How Do You Research Salary Rates?

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On the internet, it’s not hard to research typical salaries for the kind of job you are interviewing or hiring for. Here are some sites that may give you just what you’re looking for:—This internet address links 300 sites that maintain salary lists, and it’s kept updated. is one of the largest and most complete lists of salary reviews on the web.—This is the most visited of salary-specific job sites, and it has a wide variety of information. has expanded over the years—use the navigation bar at the top to see its resources.

The Bureau of Labor Statistics—In its Occupational Outlook Handbook, the BLS publishes and regularly updates a survey of salaries in individual occupations. You can opt for a print version as well.—There is plenty of information here on salaries, and it includes a free salary report for hundreds of job titles, varying by area, skill level and experience. This site also has some salary calculators.—You can search this site by location and job title or company.

Some other options

This sampling gives you a good start. In addition, there are a couple of other sites worthy of note:

At, the first screen provides job seekers with information on what they should be paid and it also gives employers information about new hire compensation.

Under these main links are reports: 2016 Compensation Best Practices Report, Gender Pay Gap and the 2017 Salary Negotiation Guide; it even navigates to compensation software to start paying employees, as it touts, “the right way.”

PayScale explains that it “links individuals and businesses to the largest salary profile database in the world.” Job seekers and employers can check out data about different countries, exploring thousands of jobs.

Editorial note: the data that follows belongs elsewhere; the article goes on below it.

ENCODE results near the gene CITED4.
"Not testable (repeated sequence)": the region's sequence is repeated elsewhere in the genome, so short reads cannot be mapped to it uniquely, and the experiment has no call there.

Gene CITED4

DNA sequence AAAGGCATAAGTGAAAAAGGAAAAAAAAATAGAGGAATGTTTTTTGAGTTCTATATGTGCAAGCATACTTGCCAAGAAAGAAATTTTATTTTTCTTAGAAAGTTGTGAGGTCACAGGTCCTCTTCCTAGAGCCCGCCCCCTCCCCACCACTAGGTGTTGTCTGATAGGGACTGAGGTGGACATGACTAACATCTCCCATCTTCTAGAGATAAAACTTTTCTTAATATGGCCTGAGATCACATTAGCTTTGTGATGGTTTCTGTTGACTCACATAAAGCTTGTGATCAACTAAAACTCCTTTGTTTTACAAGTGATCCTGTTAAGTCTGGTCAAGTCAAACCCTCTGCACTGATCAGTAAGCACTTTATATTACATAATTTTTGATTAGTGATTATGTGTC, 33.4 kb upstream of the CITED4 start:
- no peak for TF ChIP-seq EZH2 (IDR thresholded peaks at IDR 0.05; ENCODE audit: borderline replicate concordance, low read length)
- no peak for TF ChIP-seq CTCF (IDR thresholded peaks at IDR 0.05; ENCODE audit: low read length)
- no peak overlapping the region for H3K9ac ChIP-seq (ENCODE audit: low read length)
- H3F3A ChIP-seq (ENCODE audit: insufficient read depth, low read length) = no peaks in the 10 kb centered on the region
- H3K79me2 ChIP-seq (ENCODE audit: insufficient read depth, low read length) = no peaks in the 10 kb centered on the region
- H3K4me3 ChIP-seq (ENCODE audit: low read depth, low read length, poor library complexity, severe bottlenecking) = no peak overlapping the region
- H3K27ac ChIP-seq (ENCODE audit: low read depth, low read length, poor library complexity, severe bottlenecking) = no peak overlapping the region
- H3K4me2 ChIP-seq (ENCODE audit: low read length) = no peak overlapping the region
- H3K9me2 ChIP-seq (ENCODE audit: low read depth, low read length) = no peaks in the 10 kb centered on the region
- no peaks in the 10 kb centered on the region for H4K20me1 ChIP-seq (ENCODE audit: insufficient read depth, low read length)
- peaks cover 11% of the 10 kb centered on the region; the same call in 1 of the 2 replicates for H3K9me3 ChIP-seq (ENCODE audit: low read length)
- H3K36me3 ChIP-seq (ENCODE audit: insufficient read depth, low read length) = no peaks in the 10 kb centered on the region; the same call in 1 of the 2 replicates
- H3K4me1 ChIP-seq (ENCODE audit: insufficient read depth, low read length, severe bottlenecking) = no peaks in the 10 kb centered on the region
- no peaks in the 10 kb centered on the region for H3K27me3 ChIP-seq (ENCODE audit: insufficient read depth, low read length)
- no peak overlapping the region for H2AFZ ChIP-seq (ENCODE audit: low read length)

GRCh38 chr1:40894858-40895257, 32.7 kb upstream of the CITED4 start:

The site also offers this advice: Try a salary range rather than a specific number, and don’t just take straight pay numbers into account; think about benefits. Both employers and employees should be ready to walk away if they can’t agree on the full package.

At Salary Search, employers and job seekers are reminded that many salary tools use historic survey data, but culling current job openings is a better indicator. That kind of data is available at this website, or so it touts.

The site also brags that it’s keyword-based, so you can search using any mix of skills, keywords or job titles to get the median salary of all jobs matching your query, using the rationale that skills or qualifications are more important than job titles.

Salary Search boasts that its information is extracted from more than 50 million job postings from sources in the past 12 months that are updated with fresh salary data automatically.

It’s clear that whether you are a job seeker or an employer, there’s a wealth of information available to the keen researcher who spends some time delving into salaries.

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